Highlights from John Sharp Safaris

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Just a quick update to let you know what’s been happening with me in the field.

My first hunt of the was a leopard hunt with Andy from North Dakota.  We hunted on Malangani where I knew there was a huge leopard – we saw him in 2019 lying on a three-quarters-grown wildebeest that he had just killed.  He was 50 yards off the road and we watched him for quite a few minutes before he slunk off. This guy was our obvious target but he proved very elusive. All we could find was 10-day-old tracks in one riverbed but nothing else.

We baited the whole area hoping he would show up but he never did.  Andy ended up taking another cat right near the end of the hunt.  Dropping our baits on the last day we found his tracks from the night before in the same riverbed where we had found his old tracks.  He had followed our drag to our bait but then just walked away.

At the beginning of June, Patrick, a retired policeman from NY, arrived with his nephew, James, for a buffalo hunt out of Nengo camp, again in the BVC. After torrential rains the bush was thicker than I’ve ever seen it, and I’ve been in the area for over 28 years! We caught the tail end of two cyclones that struck Mozambique.

As there was so much water about everywhere it was only after a few days that we found buffalo tracks to follow. Starting at 9.15 a.m. we followed them for many miles, often getting pretty close to them, but were unable to get sight of their horns. We finally called it quits and broke for lunch at 4 p.m.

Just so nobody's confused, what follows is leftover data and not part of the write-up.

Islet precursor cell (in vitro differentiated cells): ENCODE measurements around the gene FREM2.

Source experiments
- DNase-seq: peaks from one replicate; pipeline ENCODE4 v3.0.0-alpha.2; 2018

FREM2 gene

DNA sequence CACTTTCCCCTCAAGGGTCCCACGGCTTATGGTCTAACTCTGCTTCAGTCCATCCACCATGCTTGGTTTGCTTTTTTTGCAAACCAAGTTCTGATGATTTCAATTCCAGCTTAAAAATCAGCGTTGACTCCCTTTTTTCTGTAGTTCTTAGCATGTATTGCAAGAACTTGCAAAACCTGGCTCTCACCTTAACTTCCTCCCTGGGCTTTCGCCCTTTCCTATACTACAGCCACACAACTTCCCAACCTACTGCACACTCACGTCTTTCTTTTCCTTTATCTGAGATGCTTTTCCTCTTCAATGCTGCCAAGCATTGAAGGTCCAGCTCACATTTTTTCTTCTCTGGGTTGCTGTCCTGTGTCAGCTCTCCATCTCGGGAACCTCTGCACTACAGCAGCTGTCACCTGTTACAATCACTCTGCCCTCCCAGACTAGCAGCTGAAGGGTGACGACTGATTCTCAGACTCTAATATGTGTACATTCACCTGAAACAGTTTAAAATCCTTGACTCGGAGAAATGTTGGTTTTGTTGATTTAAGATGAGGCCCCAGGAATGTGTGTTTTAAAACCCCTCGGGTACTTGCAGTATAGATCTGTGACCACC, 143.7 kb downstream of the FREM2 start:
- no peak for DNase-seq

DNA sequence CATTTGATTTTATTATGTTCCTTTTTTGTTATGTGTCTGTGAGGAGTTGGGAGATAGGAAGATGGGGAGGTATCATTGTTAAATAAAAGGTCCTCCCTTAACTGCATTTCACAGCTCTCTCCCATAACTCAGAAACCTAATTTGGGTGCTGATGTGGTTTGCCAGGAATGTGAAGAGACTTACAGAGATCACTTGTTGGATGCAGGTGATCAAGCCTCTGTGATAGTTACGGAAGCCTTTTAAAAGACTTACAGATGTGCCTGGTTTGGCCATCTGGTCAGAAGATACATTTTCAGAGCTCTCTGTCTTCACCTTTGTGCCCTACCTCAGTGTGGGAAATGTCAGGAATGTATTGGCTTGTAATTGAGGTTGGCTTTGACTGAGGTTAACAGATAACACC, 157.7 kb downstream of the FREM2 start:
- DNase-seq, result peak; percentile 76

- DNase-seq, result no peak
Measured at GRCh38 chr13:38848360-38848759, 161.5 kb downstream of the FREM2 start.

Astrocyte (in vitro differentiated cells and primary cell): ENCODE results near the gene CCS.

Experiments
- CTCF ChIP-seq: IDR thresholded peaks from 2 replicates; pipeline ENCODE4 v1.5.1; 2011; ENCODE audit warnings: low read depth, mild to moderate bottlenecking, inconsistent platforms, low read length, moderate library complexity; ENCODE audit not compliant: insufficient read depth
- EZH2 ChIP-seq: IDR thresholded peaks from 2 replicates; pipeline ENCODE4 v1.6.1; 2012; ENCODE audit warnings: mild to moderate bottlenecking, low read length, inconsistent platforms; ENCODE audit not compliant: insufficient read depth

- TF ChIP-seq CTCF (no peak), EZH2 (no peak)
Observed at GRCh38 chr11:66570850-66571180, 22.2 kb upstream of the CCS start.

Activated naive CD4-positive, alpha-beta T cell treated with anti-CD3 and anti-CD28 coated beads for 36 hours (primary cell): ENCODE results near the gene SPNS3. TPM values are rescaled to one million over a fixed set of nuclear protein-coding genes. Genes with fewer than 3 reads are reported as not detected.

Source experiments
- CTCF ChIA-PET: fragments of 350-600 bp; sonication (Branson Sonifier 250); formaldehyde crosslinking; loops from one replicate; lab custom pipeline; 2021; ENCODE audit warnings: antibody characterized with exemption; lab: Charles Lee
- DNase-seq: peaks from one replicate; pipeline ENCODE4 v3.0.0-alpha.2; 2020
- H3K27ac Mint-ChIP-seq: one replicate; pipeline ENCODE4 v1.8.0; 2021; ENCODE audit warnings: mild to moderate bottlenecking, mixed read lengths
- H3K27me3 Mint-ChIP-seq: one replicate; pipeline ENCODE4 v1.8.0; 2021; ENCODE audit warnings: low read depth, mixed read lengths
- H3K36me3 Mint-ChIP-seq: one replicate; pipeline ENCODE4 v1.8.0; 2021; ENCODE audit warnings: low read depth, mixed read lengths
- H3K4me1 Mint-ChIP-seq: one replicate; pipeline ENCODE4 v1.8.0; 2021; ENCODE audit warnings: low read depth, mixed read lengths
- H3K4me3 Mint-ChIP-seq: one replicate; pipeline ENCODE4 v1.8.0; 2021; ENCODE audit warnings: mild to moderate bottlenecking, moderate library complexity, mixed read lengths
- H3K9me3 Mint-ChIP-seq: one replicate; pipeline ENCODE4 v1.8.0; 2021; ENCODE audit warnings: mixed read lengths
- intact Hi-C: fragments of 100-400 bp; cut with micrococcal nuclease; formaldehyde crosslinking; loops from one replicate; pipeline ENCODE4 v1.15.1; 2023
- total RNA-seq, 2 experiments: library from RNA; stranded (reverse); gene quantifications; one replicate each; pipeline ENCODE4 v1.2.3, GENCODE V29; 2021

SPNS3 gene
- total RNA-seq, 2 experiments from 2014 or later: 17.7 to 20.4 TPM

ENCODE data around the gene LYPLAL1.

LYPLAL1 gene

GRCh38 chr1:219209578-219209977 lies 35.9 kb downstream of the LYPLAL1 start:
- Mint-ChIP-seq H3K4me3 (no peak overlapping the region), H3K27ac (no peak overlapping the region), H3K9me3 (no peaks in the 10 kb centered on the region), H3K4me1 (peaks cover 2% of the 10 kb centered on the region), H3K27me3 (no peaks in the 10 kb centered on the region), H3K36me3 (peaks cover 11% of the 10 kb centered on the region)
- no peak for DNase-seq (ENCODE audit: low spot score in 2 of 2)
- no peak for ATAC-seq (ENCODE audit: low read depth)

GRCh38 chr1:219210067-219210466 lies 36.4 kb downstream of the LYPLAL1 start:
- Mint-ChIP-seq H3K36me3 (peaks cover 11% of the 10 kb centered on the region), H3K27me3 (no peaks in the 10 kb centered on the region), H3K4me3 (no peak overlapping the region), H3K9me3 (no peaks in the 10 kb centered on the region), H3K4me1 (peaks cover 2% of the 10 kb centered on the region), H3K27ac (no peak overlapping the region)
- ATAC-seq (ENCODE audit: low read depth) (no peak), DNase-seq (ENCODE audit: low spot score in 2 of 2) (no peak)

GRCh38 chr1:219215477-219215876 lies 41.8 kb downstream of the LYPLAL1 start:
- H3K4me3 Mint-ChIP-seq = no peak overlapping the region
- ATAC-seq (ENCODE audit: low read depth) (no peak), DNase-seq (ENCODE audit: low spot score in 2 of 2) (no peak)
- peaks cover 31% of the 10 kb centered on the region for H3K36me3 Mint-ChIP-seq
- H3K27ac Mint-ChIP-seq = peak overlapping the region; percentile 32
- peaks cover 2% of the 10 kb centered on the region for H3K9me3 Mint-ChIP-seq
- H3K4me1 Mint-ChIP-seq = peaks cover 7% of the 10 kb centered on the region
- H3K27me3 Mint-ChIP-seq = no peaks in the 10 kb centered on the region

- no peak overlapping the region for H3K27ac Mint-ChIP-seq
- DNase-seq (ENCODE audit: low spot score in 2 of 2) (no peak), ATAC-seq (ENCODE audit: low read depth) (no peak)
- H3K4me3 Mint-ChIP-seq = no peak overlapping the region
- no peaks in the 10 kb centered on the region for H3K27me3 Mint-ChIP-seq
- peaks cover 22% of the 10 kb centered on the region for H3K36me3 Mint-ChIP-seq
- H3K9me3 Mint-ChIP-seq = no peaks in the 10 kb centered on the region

The next morning we again found their tracks and got after them. The wind wasn’t that good but we spotted two bulls and managed to flank them and get the wind more in our favor. Creeping in close, Isaac and I saw that one bull had a good head and he was feeding into a slightly more open area. Please understand that the bush was still very thick, but at least we could see him. Moving Pat forward he finally got a shot and the bull was swallowed by dense, thick bush.

An example of the incredibly dense bush in which the wounded bull was hiding – totally invisible!

Trying to skirt the very thick stuff, both trackers said they could hear his labored breathing and then announced that he had fallen over. We got around the large thicket and moved closer on the hind side to look for blood. A few feet in front of us the bush suddenly exploded and he launched himself towards us at full speed. There was little time to react even though I was ready. As he passed on my left side at a distance of no more than six feet, I snapped a shot at his head, knowing he was headed straight for Pat and James. I guess the blast in his face and the 500-grain .470 that penetrated the nerve in his horn, persuaded him to change course and he ran between me and my friends as I gave him the second barrel just below the base of his tail. Much to our relief and to cut a long short, we finally put him down after 13 shots. The good Lord was undoubtedly standing with us that morning.  I don’t believe I’ve ever hunted in bush this thick!

We hope that you will us in our little slice of paradise real soon.

Blessings,

John

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